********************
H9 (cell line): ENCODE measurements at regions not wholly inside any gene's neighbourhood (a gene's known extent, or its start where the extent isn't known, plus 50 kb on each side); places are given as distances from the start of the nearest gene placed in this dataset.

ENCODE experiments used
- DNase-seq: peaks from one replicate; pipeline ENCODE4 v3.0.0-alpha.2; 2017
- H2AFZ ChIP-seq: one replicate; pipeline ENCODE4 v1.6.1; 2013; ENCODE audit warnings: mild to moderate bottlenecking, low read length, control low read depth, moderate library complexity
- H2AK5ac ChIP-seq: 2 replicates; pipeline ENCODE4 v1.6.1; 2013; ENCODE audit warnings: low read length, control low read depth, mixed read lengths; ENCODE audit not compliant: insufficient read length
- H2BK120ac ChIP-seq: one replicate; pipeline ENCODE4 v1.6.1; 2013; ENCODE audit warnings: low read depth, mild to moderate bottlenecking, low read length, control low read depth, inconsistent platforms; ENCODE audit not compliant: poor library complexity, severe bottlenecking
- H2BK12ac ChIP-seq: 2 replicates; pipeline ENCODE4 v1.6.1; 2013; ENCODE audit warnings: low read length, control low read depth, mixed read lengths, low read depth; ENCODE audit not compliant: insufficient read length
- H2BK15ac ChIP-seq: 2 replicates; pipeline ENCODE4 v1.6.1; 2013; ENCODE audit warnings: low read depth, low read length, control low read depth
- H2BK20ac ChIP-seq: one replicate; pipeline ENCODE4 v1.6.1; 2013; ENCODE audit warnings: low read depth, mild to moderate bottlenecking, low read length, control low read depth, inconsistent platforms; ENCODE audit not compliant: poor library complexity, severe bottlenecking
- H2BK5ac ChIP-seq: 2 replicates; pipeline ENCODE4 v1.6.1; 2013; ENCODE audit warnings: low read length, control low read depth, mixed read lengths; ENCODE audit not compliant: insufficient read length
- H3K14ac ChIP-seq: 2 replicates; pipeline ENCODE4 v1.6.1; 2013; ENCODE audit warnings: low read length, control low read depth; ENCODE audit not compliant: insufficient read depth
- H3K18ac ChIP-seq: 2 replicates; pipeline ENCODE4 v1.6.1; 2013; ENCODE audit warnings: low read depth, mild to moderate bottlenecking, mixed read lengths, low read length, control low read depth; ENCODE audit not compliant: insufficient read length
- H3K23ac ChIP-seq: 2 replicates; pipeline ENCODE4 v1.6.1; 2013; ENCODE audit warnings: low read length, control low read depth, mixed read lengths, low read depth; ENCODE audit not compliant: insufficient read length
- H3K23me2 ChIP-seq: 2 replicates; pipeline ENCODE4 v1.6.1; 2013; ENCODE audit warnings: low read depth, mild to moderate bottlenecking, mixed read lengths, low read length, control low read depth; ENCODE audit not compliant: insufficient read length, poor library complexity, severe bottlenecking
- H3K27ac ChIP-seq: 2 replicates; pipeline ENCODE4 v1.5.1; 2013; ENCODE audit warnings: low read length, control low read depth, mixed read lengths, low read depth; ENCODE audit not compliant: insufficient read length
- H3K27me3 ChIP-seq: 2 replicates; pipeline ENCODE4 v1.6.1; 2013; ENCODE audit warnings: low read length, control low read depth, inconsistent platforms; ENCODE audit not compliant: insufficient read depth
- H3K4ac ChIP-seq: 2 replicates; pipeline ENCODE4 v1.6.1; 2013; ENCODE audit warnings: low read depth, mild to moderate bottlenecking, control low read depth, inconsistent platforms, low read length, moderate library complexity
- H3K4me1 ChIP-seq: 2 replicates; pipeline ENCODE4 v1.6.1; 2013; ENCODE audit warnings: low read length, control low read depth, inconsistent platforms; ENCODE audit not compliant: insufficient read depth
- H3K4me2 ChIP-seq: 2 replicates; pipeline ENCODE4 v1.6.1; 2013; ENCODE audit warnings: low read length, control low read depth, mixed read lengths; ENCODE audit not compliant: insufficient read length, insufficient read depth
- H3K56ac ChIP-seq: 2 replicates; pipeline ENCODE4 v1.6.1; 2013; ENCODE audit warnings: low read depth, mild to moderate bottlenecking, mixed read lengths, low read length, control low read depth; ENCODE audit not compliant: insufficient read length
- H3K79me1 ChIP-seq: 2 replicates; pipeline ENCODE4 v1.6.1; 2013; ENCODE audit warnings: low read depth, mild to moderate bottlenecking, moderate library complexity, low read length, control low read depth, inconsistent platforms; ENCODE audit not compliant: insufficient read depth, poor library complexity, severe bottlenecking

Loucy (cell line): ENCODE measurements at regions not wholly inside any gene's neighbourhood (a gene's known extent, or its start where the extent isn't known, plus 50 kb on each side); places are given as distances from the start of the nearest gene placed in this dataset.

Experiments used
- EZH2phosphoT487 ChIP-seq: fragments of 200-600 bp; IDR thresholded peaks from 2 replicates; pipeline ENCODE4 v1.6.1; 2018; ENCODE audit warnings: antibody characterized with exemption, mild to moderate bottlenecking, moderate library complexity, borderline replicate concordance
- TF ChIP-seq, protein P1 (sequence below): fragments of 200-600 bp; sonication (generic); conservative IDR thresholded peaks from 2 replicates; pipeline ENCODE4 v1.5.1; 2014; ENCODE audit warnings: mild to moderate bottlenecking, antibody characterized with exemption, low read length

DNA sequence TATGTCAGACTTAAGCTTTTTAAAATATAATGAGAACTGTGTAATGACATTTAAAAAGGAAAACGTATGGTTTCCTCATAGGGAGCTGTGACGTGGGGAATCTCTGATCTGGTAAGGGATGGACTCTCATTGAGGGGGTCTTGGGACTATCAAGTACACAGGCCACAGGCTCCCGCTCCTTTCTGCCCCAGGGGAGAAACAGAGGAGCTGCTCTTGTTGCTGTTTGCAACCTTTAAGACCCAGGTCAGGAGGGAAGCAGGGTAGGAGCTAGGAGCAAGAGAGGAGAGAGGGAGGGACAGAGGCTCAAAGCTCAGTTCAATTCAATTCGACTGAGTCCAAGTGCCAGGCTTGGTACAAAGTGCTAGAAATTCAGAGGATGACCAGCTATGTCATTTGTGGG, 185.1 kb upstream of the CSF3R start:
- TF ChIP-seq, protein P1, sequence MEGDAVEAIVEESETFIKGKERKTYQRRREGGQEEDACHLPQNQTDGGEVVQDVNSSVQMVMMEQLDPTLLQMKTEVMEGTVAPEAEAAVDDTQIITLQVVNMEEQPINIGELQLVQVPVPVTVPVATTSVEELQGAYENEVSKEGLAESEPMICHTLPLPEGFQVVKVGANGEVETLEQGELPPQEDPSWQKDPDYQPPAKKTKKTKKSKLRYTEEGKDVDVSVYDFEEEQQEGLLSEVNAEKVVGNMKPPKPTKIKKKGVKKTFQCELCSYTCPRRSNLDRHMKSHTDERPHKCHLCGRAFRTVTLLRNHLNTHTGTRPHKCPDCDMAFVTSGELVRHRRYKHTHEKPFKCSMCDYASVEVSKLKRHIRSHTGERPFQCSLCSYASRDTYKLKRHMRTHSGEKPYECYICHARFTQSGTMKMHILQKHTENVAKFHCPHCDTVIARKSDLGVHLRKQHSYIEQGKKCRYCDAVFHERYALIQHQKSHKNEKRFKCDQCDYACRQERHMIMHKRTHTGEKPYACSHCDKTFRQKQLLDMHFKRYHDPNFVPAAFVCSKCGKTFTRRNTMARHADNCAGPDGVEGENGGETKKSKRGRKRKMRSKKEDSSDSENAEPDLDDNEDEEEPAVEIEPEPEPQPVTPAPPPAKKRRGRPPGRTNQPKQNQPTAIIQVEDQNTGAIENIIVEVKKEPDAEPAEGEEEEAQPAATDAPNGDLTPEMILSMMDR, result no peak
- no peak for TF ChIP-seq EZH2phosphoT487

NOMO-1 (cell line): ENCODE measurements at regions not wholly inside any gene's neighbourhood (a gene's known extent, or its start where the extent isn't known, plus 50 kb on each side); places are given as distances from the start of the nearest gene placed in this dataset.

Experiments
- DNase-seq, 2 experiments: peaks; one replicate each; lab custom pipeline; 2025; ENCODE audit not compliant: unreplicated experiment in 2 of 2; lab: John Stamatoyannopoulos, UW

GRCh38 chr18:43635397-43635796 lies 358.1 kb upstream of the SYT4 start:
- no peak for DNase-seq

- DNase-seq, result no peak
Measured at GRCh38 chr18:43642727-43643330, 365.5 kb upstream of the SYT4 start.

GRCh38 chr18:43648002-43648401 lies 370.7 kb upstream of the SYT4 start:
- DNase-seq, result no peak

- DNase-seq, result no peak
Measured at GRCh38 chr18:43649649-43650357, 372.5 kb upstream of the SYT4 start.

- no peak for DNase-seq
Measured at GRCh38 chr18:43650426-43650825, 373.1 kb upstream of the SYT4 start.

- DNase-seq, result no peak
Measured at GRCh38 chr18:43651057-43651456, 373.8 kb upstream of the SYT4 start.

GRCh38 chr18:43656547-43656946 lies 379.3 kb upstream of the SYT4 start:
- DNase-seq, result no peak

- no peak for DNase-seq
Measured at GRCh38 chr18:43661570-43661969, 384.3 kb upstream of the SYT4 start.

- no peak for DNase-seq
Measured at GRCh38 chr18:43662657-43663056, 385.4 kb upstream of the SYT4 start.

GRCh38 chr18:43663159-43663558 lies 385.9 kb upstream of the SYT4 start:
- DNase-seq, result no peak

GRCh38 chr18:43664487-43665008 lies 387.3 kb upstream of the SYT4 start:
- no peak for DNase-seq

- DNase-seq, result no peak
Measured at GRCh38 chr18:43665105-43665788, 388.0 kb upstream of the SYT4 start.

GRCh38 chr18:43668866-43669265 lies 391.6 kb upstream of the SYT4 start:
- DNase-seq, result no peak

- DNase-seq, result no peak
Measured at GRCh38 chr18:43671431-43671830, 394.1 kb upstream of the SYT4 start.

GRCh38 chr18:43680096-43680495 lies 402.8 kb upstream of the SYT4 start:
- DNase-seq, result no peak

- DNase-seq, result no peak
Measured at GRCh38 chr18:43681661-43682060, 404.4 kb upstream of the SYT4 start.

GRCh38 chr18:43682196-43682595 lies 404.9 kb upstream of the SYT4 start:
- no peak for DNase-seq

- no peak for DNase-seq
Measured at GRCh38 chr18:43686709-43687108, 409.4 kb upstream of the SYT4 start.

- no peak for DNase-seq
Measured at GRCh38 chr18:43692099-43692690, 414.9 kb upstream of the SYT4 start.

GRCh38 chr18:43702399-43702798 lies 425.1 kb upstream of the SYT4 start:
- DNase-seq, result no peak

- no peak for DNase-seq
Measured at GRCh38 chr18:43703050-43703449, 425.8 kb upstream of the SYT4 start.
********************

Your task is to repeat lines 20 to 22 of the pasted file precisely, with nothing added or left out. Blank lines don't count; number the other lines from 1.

- H3K56ac ChIP-seq: 2 replicates; pipeline ENCODE4 v1.6.1; 2013; ENCODE audit warnings: low read depth, mild to moderate bottlenecking, mixed read lengths, low read length, control low read depth; ENCODE audit not compliant: insufficient read length
- H3K79me1 ChIP-seq: 2 replicates; pipeline ENCODE4 v1.6.1; 2013; ENCODE audit warnings: low read depth, mild to moderate bottlenecking, moderate library complexity, low read length, control low read depth, inconsistent platforms; ENCODE audit not compliant: insufficient read depth, poor library complexity, severe bottlenecking

Loucy (cell line): ENCODE measurements at regions not wholly inside any gene's neighbourhood (a gene's known extent, or its start where the extent isn't known, plus 50 kb on each side); places are given as distances from the start of the nearest gene placed in this dataset.